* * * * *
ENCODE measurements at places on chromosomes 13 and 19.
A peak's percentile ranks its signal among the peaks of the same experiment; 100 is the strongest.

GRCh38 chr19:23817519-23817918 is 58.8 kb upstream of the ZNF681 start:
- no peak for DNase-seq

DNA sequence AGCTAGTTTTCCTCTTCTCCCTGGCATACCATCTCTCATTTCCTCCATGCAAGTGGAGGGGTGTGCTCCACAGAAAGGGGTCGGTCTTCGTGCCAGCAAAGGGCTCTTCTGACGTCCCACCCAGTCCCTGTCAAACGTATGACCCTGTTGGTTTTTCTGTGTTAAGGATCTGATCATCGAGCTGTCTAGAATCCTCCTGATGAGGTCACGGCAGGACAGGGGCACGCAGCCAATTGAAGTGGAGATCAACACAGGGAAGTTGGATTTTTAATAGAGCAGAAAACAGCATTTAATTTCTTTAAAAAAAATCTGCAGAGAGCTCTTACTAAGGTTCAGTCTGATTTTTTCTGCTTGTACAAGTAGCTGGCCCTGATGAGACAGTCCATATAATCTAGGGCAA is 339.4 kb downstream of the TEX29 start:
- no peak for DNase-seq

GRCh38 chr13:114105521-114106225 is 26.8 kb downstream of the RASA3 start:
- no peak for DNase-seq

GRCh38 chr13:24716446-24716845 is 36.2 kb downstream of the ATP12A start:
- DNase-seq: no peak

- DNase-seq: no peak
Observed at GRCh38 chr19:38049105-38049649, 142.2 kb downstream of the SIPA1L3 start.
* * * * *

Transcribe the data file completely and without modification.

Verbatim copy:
ENCODE measurements at places on chromosomes 13 and 19.
A peak's percentile ranks its signal among the peaks of the same experiment; 100 is the strongest.

GRCh38 chr19:23817519-23817918 is 58.8 kb upstream of the ZNF681 start:
- no peak for DNase-seq

DNA sequence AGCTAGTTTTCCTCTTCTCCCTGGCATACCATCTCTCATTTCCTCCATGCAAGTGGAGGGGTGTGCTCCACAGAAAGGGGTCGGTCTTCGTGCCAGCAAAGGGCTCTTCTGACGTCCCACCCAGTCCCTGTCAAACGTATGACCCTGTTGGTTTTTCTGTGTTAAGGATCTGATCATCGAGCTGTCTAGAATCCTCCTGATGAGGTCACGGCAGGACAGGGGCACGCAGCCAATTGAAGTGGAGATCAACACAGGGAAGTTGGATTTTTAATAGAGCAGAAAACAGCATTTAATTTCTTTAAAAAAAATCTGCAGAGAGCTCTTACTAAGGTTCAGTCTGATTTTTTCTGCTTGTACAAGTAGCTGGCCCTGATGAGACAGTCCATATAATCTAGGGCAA is 339.4 kb downstream of the TEX29 start:
- no peak for DNase-seq

GRCh38 chr13:114105521-114106225 is 26.8 kb downstream of the RASA3 start:
- no peak for DNase-seq

GRCh38 chr13:24716446-24716845 is 36.2 kb downstream of the ATP12A start:
- DNase-seq: no peak

- DNase-seq: no peak
Observed at GRCh38 chr19:38049105-38049649, 142.2 kb downstream of the SIPA1L3 start.